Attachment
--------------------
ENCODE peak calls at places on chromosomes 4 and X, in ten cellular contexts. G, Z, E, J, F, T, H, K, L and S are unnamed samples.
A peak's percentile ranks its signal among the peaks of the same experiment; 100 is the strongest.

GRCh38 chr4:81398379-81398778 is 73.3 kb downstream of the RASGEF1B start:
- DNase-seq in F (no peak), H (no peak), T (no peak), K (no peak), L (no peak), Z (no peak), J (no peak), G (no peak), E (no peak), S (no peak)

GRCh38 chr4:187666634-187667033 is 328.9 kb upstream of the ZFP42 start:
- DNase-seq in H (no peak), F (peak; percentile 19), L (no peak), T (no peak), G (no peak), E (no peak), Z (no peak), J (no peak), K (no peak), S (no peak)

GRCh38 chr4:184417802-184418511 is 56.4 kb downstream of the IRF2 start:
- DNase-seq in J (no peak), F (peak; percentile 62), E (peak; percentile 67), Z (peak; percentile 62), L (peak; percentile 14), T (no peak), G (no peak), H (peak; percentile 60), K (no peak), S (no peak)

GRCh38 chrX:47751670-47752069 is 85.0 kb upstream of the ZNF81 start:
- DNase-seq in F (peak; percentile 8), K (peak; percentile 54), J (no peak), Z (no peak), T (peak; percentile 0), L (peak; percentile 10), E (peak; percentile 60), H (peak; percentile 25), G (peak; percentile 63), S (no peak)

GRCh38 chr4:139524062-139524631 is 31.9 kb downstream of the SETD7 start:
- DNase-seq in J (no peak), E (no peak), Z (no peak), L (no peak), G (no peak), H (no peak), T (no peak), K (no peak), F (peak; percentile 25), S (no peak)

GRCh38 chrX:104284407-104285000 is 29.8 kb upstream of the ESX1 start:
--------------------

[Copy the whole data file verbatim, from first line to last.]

ENCODE peak calls at places on chromosomes 4 and X, in ten cellular contexts. G, Z, E, J, F, T, H, K, L and S are unnamed samples.
A peak's percentile ranks its signal among the peaks of the same experiment; 100 is the strongest.

GRCh38 chr4:81398379-81398778 is 73.3 kb downstream of the RASGEF1B start:
- DNase-seq in F (no peak), H (no peak), T (no peak), K (no peak), L (no peak), Z (no peak), J (no peak), G (no peak), E (no peak), S (no peak)

GRCh38 chr4:187666634-187667033 is 328.9 kb upstream of the ZFP42 start:
- DNase-seq in H (no peak), F (peak; percentile 19), L (no peak), T (no peak), G (no peak), E (no peak), Z (no peak), J (no peak), K (no peak), S (no peak)

GRCh38 chr4:184417802-184418511 is 56.4 kb downstream of the IRF2 start:
- DNase-seq in J (no peak), F (peak; percentile 62), E (peak; percentile 67), Z (peak; percentile 62), L (peak; percentile 14), T (no peak), G (no peak), H (peak; percentile 60), K (no peak), S (no peak)

GRCh38 chrX:47751670-47752069 is 85.0 kb upstream of the ZNF81 start:
- DNase-seq in F (peak; percentile 8), K (peak; percentile 54), J (no peak), Z (no peak), T (peak; percentile 0), L (peak; percentile 10), E (peak; percentile 60), H (peak; percentile 25), G (peak; percentile 63), S (no peak)

GRCh38 chr4:139524062-139524631 is 31.9 kb downstream of the SETD7 start:
- DNase-seq in J (no peak), E (no peak), Z (no peak), L (no peak), G (no peak), H (no peak), T (no peak), K (no peak), F (peak; percentile 25), S (no peak)

GRCh38 chrX:104284407-104285000 is 29.8 kb upstream of the ESX1 start: